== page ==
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Plotino - Tratado 12,10 (II, 4, 10) — Como o Intelecto percebe a matéria

Enéada II, 4, 10

terça-feira 7 de junho de 2022, por Cardoso de Castro

      

Míguez

10. Pero, ¿cómo estimar la falta de magnitud en la materia? ¿Y cómo pensar   la materia desprovista de cualidad? ¿Qué pensamiento y qué idea   forjaréis de ella en vuestra mente  ? No sería otra que la misma indeterminación). Porque si lo semejante dice relación a lo semejante, igualmente lo indeterminado   hará referencia a lo indeterminado. Podría hacerse de lo indeterminado una razón determinada, pero la impresión que seguiríamos teniendo sería aún indeterminada. Si todo lo que se conoce se conoce realmente por la razón y por el pensamiento en cuanto a la materia es la razón la que lo dice todo, aunque al querer aprehenderla, como pensamiento no sólo no llega a él sino que lo niega radicalmente, obtendremos de la materia una representación bastarda e ilegítima, forjada sobre lo otro, que no es una realidad verdadera, y conformada también con él.

Ya Platón   formulaba esta hipótesis al afirmar   que la materia es aprehendida por un razonamiento bastardo. ¿En qué consiste, pues, la indeterminación del alma  ? ¿Se trata acaso de una completa ignorancia, de una ausencia de todo conocimiento? No; lo indeterminado es algo de carácter afirmativo. En cuanto al ojo, por ejemplo, la oscuridad es la materia de todo color   visible; y así, el alma se nos ofrece privando a los objetos sensibles de todas aquellas cosas que son en ellos como una luz, sin que pueda precisar todo lo, demás, esto es, se hace en la oscuridad, semejante al ojo que también se vuelve lo mismo que aquellos objetos que ve.

Pero, ¿podemos afirmar que el alma ve? Sí, en la medida en que puede ver la realidad deforme, carente de color, privada de luz, e incluso desprovista de magnitud; porque, si así no fuese, entonces le daría una forma. Más, esta impresión recibida por el alma, ¿no trae consigo el que el alma no piense? Digamos que, cuando el alma no piensa en nada, tampoco llega a afirmar nada, y aun más, no experimenta cosa alguna; ahora bien, cuando piensa en la materia, recibe en sí misma una impronta de lo que no tiene forma. E, igualmente, cuando el alma piensa en objetos que tienen forma y magnitud, los piensa como objetos compuestos; porque son para ella como cosas coloreadas y dotadas en absoluto   de cualidades. Como el alma piensa en el todo piensa también en sus dos componentes: uno   de ellos, el pensamiento o la sensación   de los atributos, resulta desde luego evidente  ; el otro (la percepción), de un sujeto que carece de forma, permanece oscuro, dado que el sujeto no es una forma.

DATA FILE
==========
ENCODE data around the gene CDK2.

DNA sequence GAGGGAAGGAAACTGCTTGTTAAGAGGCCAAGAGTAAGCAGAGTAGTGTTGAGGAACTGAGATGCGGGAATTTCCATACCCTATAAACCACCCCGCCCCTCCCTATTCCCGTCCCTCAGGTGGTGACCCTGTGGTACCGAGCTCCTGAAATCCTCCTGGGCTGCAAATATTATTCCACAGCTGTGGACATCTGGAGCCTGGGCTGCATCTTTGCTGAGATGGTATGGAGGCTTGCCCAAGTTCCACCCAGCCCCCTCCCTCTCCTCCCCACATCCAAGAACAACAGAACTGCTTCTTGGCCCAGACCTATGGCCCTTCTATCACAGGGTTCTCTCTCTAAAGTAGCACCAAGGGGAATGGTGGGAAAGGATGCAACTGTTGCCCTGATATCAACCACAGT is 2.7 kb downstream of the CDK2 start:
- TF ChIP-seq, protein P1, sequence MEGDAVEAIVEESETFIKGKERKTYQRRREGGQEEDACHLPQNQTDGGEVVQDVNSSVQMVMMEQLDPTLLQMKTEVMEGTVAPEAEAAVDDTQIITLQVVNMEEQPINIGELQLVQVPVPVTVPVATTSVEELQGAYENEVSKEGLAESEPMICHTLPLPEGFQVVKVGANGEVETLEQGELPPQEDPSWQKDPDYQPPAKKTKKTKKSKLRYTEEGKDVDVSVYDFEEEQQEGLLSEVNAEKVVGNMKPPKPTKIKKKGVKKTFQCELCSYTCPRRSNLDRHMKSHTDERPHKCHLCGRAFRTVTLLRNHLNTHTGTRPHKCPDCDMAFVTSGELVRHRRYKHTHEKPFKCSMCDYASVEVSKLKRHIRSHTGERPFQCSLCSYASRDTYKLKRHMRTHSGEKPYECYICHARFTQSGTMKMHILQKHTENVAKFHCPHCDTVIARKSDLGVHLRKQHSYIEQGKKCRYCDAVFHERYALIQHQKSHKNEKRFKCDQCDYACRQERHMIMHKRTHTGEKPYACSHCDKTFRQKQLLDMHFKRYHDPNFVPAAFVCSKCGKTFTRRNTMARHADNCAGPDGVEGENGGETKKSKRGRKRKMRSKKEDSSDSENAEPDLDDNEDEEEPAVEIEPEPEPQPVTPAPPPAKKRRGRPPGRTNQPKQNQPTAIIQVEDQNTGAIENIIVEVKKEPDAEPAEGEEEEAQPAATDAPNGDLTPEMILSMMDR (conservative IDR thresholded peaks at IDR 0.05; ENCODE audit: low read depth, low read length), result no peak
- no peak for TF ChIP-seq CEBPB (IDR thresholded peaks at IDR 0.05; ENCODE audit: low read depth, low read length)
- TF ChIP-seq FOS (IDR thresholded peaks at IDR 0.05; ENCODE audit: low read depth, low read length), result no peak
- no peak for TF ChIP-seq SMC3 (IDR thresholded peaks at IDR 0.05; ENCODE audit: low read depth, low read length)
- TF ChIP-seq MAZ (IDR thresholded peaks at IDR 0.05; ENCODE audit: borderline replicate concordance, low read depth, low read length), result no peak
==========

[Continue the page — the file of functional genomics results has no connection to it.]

Lo que el alma aprehende en ese todo, compuesto con los atributos, puede desligarlo y separarlo de ellos; y, a su vez, lo que queda, lo piensa de manera oscura porque ya es de por sí oscuro, y, por esta misma oscuridad, lo piensa sin realmente pensarlo. Puesto que la materia no subsiste sin forma, sino que, al contrario, debe disponer de una forma en todas las cosas, el alma, conturbada por su indeterminación, lanza al punto sobre ella la forma de los objetos, cual si temiese quedar fuera de los seres al no elevarse en seguida sobre el no-ser.

Bouillet

X. Comment donc [me direz-vous] concevoir la matière sans quantité? — Comment [répondrai-je] la concevez-vous sans qualité? — Mais par quelle conception, par quelle intuition   peut-on l’atteindre ? Par l’indétermination même de l’âme. Puisque ce qui connaît doit être semblable à ce qui est connu (33), l’indéterminé doit être saisi par l’indéterminé. La raison peut être déterminée par rapport à l’indéterminé; mais le regard qu’elle jette sur lui est indéterminé. Si chaque chose est connue par la raison et par l’intelligence, la raison ici nous dit de la matière ce qu’elle doit nous en dire; en voulant concevoir la matière d’une manière intellectuelle, l’intelligence arrive à un état qui est l’absence d’intelligence (ἄνοια), ou plutôt elle se forme de la matière une image bâtarde, illégitime, provenant de l’autre, qui n’est pas vrai, et composée avec l’autre raison (34). Voilà pourquoi Platon a dit que la matière est perçue par un raisonnement bâtard (λογισμῷ νόθῳ) (35). En quoi consiste l’indétermination de l’âme? Est-ce dans une ignorance absolue, une absence complète de toute connaissance? Non : l’indéterminé de l’âme implique quelque chose de positif [outre quelque chose de négatif]. Comme l’obscurité est pour l’œil la matière de toute couleur invisible, l’âme, en faisant abstraction dans les objets sensibles de toutes les choses qui en sont en quelque sorte la lumière, ne peut déterminer ce qui reste alors, et, de même que l’œil dans les ténèbres [devient semblable aux ténèbres], l’âme devient semblable à ce qu’elle voit. Voit-elle donc alors quelque chose? Oui, sans doute : elle voit quelque chose qui n’a ni figure, ni couleur, ni lumière, ni grandeur même (36). Si cette chose avait une grandeur, l’âme lui prêterait une forme.